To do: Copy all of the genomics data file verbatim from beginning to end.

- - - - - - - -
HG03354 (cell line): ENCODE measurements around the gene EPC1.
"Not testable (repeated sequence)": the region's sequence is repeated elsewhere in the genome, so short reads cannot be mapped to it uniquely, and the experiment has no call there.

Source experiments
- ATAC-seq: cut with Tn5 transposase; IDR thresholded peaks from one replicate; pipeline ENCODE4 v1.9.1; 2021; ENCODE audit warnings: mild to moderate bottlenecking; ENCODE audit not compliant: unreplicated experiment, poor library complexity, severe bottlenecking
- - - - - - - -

HG03354 (cell line): ENCODE measurements around the gene EPC1.
"Not testable (repeated sequence)": the region's sequence is repeated elsewhere in the genome, so short reads cannot be mapped to it uniquely, and the experiment has no call there.

Source experiments
- ATAC-seq: cut with Tn5 transposase; IDR thresholded peaks from one replicate; pipeline ENCODE4 v1.9.1; 2021; ENCODE audit warnings: mild to moderate bottlenecking; ENCODE audit not compliant: unreplicated experiment, poor library complexity, severe bottlenecking